The recent Queensland Court of Appeal decision of Silwood v Chandler  QCA 273 (Silwood) is one which should make residential occupiers very nervous.
The case sets a very high bar in imposing an obligation to ensure entryways to properties are free of hazards, particularly when the residential occupier knows the area may be hazardous to guests. No longer can a residential occupier rely on an argument they are not under an obligation to take proactive steps against a risk to which they are not aware.
The plaintiff and the defendant had previously been in a relationship, which had ended by the time of her accident on 9 September 2008. During their relationship, a child was conceived and had been born in late August 2008.
On the evening of 9 September 2008, the plaintiff had contacted the defendant and arranged for him to look after the newborn baby while the plaintiff, worn out from performing these duties herself, caught up on sleep.
The plaintiff arrived at the defendant’s residence and exited her vehicle. A concrete pathway led to a tiled area containing two steps up to the defendant’s front door. No outside lights were on and the plaintiff admitted to having consumed alcohol prior to driving to the residence.
As the plaintiff approached the front door, she placed one foot on the tiled area and another on the bottom step. She felt herself slide forward and instinctively outstretched her arms to prevent herself from falling. In doing so, the claimant put her arms through the bottom panel of the glass door. She bled profusely from her right arm, having damaged an artery.
At trial, evidence was adduced indicating the defendant had hosed the area that afternoon but had neglected to dry it.
At First Instance
The plaintiff alleged that as occupier, it was incumbent upon the defendant to:
- Switch on the outdoor light or otherwise illuminate the relevant area;
- Warn the claimant the area may be wet; and
- Ensure the area was dry.
In response, the defendant argued the incident was caused by the claimant’s inebriation and carelessness, or, in the alternative, these matters constituted contributory negligence in the amount of 50%.
Expert evidence was adduced which suggested residual moisture was likely present on the stairs. In the opinion of Her Honour Holmes CJ, this created a significant risk of slipping and rendered them unsafe. This risk was only compounded by the lack of light provided. Her Honour noted a reasonable person would have ensured the steps were dry or at least warned the plaintiff they may be wet. The defendant’s failure to do so amounted to a breach of the duty of care he owed to the plaintiff as occupier of the property.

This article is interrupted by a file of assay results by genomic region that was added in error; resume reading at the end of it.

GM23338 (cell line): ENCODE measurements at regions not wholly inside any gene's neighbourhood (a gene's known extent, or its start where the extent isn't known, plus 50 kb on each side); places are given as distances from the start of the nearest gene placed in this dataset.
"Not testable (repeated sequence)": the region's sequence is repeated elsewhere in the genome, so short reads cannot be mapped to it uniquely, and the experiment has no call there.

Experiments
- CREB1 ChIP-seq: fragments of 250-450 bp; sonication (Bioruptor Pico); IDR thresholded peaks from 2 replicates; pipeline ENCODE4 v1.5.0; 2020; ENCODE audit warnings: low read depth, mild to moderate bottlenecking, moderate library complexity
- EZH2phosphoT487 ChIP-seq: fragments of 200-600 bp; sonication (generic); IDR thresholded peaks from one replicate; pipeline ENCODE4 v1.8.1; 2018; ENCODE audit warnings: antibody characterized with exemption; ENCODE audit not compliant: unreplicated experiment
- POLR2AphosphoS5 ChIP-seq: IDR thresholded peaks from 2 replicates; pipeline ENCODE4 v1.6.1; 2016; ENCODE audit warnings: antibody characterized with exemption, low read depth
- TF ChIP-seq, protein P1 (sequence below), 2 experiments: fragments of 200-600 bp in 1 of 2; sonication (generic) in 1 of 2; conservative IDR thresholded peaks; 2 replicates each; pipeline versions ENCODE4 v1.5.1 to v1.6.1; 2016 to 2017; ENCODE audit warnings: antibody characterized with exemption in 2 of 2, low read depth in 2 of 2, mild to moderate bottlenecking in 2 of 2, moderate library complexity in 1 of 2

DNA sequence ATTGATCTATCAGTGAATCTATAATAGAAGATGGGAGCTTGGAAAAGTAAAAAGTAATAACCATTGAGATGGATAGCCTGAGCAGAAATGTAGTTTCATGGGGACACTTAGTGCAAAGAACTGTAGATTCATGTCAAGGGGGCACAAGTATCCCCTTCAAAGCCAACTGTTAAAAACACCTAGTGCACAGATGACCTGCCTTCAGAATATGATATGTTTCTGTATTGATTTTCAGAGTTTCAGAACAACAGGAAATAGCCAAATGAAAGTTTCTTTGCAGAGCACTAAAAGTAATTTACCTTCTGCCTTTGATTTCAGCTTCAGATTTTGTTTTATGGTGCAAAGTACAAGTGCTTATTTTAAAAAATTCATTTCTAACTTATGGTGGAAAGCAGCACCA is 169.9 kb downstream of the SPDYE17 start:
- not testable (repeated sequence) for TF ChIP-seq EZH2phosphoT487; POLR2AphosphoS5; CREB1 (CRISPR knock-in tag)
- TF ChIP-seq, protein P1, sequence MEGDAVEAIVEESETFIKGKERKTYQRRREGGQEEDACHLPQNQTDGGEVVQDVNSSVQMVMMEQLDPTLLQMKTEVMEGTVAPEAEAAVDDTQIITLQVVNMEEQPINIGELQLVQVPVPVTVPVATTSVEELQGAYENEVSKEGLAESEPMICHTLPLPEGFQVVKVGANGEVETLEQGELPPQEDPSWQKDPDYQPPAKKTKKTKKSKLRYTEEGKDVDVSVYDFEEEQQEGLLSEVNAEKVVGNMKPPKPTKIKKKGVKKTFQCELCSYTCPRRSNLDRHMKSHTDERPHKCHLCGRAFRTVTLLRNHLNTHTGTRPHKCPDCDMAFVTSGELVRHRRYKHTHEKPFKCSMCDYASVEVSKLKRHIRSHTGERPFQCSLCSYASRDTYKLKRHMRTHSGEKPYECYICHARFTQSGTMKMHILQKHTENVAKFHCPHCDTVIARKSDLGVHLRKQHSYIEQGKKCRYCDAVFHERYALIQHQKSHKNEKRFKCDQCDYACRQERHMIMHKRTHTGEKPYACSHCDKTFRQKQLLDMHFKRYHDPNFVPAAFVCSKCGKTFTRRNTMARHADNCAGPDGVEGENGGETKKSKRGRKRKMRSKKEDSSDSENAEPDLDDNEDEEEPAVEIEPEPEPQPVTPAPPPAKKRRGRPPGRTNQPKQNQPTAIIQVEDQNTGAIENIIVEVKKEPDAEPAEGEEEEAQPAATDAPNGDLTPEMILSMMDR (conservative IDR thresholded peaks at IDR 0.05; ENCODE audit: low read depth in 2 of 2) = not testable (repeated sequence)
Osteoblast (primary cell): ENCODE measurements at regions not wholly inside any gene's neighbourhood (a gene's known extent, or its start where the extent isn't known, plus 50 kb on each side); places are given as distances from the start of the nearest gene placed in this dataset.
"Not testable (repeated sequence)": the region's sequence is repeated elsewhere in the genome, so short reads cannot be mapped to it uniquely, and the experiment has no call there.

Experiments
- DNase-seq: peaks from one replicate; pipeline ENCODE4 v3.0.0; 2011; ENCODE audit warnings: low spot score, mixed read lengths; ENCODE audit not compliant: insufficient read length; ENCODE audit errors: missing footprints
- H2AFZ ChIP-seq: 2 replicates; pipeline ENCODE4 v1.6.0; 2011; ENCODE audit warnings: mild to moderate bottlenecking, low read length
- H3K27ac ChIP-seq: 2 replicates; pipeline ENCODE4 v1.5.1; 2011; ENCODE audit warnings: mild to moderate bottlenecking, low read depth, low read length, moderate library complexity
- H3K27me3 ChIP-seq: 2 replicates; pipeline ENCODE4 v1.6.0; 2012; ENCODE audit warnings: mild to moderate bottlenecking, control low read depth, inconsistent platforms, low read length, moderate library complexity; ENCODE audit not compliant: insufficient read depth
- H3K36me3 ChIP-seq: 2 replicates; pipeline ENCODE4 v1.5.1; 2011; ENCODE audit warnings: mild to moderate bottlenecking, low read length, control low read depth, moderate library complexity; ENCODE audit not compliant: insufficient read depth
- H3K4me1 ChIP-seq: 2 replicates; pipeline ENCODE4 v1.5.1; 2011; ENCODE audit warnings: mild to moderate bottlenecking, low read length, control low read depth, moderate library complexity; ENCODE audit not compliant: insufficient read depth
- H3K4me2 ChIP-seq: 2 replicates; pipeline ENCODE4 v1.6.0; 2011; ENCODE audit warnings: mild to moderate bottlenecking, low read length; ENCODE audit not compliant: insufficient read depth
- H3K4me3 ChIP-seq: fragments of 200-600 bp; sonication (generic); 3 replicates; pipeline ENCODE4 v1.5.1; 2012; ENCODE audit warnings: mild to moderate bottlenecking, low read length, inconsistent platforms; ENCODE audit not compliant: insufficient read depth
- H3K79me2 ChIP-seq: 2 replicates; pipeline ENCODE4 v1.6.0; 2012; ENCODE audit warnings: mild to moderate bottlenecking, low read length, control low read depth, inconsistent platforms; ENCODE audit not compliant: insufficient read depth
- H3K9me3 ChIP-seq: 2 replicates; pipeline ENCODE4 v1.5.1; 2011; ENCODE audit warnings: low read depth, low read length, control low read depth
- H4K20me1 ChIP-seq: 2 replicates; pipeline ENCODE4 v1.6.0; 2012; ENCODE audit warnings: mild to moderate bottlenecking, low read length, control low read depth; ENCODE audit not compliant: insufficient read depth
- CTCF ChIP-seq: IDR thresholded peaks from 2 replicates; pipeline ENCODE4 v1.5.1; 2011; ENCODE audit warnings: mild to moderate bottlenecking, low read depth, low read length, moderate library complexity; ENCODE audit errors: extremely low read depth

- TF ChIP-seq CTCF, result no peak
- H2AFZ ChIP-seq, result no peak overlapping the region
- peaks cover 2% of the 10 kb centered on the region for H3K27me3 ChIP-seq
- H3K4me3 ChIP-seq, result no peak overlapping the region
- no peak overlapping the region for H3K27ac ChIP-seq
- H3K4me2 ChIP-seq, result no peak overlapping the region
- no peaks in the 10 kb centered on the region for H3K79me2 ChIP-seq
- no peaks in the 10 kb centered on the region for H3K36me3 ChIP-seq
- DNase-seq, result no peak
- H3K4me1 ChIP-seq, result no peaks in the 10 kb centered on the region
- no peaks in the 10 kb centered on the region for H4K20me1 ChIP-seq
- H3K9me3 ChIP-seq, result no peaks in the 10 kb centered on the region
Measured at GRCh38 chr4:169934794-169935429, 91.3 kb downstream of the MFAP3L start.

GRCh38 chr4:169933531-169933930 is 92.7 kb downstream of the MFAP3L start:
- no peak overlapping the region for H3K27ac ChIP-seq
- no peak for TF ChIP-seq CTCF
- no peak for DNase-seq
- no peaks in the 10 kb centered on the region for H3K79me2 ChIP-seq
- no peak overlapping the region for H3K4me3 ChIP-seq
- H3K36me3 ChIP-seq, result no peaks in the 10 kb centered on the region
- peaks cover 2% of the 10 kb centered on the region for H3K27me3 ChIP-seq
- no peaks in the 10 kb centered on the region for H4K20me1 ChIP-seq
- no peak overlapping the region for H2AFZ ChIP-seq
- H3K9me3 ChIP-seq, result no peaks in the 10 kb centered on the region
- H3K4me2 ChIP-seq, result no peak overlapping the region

Further expert evidence was adduced pertaining to the plaintiff’s supposed intoxication. However, it was concluded her blood alcohol concentration (estimated to have been between 0 and 0.053) was unlikely to have affected the claimant’s ability to safely approach the defendant’s door.
Judgment was awarded in favour of the plaintiff to the value of $650,000.00
The defendant appealed, arguing the Her Honour Holmes CJ was incorrect in finding the claimant’s accident was caused by the existence of water on the step. It was further alleged Her Honour had impermissibly used a hindsight bias in finding the defendant ought to have taken steps to prevent the risk of the plaintiff slipping on the steps.
Ultimately, however, Her Honour Atkinson J (with McMurdo P and Gotterson JA agreeing) upheld the decision on first instance. Her Honour concluded the steps were wet, slippery, and shrouded in darkness. Consequently, it was considered “unsurprising” the plaintiff slipped on the steps. It was found “a reasonable response to that situation was to dry the steps, to warn the plaintiff of the risk, or at least have illuminated the steps so the plaintiff would have some prospect of seeing that they were wet and therefore potentially slippery”.
Take Away Points
Reading this decision in line with the New South Wales Court of Appeal decision in Schultz v McCormack  NSWCA 330 (Schultz), there looks to be a shift in the way the Courts view the duty owed by a homeowner to their visitors.
Courts have previously been reluctant to make findings of liability given the fact residential premises are never free from risk and it is not generally feasible or practical for a residential occupier to proactively warn of those risks.
However, this general reluctance has faded and the upshot of cases such as Silwood and Schultz shows Courts are beginning to expect occupiers to actively mitigate potential risks they may be aware of. A homeowner may not think their wet steps or porch are slippery. However, if a guest has no way of knowing these surfaces are wet at all, it is now incumbent upon an occupier to warn the guest against that risk.